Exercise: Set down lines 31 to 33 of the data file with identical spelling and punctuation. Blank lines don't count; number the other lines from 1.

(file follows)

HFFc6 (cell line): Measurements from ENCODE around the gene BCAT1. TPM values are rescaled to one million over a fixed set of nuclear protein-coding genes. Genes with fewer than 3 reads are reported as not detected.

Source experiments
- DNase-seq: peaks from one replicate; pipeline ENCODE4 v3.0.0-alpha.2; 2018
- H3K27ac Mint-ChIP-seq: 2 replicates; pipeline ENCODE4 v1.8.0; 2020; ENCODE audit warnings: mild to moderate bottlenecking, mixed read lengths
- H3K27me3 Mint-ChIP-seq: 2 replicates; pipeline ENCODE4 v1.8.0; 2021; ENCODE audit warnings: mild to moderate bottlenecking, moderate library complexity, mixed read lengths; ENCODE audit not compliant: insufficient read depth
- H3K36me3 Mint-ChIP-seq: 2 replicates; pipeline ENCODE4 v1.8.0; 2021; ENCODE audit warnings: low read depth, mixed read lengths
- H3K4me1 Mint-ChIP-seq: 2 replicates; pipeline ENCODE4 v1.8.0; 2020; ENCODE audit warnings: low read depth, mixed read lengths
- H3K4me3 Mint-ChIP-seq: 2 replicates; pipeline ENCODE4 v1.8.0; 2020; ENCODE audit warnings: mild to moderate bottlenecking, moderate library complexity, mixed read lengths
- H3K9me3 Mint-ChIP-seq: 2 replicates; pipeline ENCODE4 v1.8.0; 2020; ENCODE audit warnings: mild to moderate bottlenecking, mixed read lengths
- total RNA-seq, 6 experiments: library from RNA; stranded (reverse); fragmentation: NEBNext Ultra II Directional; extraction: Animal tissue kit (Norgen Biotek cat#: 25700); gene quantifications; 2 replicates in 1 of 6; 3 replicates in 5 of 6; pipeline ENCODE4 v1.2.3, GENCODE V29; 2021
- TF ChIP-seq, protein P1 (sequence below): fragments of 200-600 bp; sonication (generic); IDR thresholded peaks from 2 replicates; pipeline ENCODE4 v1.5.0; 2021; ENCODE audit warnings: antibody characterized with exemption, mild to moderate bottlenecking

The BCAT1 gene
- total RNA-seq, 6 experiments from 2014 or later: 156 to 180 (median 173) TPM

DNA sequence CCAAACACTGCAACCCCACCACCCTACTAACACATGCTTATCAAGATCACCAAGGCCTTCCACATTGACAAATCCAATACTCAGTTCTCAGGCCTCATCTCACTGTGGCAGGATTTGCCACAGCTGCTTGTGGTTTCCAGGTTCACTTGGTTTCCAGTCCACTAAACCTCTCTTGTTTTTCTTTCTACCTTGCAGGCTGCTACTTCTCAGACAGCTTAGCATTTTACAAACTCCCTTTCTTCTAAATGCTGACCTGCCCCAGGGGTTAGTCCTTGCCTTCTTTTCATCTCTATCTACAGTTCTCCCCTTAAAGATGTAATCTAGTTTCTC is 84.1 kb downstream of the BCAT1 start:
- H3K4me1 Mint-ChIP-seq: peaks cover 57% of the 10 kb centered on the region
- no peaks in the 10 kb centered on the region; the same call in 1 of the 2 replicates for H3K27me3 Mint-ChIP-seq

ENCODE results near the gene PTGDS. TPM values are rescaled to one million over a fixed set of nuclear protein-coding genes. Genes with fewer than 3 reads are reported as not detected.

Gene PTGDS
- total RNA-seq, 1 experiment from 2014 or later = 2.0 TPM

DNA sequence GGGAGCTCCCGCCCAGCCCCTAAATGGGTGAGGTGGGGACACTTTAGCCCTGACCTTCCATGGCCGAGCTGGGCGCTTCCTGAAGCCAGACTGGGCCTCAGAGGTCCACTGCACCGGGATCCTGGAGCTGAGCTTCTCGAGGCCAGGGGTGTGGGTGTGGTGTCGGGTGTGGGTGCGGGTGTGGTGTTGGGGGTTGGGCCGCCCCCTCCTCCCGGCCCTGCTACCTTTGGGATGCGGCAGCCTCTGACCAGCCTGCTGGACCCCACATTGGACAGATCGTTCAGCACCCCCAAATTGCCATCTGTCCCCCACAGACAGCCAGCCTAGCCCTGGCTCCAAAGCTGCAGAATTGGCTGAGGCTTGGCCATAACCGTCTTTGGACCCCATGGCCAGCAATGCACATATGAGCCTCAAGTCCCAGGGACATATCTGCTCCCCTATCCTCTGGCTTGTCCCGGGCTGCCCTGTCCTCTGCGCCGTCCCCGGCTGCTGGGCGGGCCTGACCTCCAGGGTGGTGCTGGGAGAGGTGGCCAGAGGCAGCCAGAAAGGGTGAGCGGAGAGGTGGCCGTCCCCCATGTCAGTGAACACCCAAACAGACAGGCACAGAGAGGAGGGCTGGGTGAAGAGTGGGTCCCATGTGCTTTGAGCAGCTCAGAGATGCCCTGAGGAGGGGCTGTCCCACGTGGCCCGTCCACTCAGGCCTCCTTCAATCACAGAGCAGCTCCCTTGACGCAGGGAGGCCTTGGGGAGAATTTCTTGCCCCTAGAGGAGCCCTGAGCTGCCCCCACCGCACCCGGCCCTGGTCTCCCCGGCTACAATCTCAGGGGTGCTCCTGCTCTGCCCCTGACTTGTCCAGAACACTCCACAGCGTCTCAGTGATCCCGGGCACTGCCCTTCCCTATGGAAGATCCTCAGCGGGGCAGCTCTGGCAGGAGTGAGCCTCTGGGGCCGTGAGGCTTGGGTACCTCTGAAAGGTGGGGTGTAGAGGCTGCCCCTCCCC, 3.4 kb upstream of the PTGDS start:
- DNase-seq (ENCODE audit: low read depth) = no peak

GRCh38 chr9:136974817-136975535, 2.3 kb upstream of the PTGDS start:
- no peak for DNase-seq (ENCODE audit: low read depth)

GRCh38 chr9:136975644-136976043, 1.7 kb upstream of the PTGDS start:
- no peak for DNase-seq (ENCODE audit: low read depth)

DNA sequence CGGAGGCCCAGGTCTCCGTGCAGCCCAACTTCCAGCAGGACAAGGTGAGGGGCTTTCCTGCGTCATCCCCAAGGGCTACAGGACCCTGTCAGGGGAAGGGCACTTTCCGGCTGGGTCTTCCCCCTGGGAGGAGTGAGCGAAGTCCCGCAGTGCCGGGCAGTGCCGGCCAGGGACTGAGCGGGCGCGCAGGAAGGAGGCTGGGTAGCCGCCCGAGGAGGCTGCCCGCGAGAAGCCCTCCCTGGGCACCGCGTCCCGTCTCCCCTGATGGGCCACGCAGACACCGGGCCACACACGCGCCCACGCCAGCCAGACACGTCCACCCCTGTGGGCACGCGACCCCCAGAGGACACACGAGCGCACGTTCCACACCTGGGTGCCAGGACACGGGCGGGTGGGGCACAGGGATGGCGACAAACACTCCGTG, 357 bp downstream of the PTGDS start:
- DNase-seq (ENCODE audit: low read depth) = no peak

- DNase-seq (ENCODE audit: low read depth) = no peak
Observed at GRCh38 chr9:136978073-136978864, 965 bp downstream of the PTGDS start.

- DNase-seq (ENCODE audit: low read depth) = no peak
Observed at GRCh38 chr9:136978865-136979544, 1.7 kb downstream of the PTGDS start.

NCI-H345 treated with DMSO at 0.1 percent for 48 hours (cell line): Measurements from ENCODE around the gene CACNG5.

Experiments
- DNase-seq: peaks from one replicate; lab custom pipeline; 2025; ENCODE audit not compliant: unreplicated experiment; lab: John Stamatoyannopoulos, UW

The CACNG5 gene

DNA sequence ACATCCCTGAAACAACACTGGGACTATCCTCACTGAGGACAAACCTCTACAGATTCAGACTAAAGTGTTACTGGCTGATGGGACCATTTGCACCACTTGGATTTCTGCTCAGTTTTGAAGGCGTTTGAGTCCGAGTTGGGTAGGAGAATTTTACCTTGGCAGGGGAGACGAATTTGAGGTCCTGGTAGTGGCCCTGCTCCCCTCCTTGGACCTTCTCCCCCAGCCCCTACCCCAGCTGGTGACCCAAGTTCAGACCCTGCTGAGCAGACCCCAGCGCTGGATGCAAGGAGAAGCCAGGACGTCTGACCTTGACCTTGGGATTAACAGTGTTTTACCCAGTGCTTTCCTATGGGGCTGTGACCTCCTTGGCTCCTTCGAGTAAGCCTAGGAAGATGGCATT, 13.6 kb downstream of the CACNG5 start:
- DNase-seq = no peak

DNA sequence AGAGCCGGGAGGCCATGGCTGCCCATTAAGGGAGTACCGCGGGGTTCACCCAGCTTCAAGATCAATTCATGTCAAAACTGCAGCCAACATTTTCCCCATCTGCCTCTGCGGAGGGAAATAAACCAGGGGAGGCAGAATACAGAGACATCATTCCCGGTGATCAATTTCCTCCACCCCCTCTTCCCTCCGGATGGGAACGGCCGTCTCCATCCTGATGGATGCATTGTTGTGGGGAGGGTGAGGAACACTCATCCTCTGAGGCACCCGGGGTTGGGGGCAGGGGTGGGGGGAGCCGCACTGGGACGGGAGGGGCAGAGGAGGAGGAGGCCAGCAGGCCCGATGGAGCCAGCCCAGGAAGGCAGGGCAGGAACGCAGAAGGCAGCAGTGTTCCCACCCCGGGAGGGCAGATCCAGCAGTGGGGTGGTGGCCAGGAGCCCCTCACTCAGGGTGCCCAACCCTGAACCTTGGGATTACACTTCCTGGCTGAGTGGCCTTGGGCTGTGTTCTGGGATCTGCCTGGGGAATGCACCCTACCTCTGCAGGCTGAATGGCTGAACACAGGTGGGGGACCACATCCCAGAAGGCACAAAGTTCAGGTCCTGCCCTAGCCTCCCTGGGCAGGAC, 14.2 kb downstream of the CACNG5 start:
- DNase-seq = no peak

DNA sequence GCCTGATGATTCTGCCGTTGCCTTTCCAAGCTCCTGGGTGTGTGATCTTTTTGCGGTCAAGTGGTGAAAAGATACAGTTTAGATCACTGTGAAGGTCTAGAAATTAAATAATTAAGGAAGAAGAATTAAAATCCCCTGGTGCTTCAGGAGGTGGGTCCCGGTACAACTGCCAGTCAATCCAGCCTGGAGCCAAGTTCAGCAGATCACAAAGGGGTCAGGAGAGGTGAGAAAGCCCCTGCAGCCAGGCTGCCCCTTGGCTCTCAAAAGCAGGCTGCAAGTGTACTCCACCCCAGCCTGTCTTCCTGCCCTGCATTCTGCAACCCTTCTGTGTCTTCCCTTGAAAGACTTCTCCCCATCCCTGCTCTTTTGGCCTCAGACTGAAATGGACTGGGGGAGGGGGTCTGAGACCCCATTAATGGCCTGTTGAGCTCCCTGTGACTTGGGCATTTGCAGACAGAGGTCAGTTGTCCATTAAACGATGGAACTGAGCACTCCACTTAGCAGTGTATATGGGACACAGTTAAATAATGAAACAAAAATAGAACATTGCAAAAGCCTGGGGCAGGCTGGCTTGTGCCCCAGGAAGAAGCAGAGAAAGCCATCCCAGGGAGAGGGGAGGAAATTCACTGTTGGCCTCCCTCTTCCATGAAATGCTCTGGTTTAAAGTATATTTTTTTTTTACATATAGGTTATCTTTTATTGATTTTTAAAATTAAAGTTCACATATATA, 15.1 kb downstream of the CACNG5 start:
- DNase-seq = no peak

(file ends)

Observed at GRCh38 chr9:136978865-136979544, 1.7 kb downstream of the PTGDS start.

NCI-H345 treated with DMSO at 0.1 percent for 48 hours (cell line): Measurements from ENCODE around the gene CACNG5.

Experiments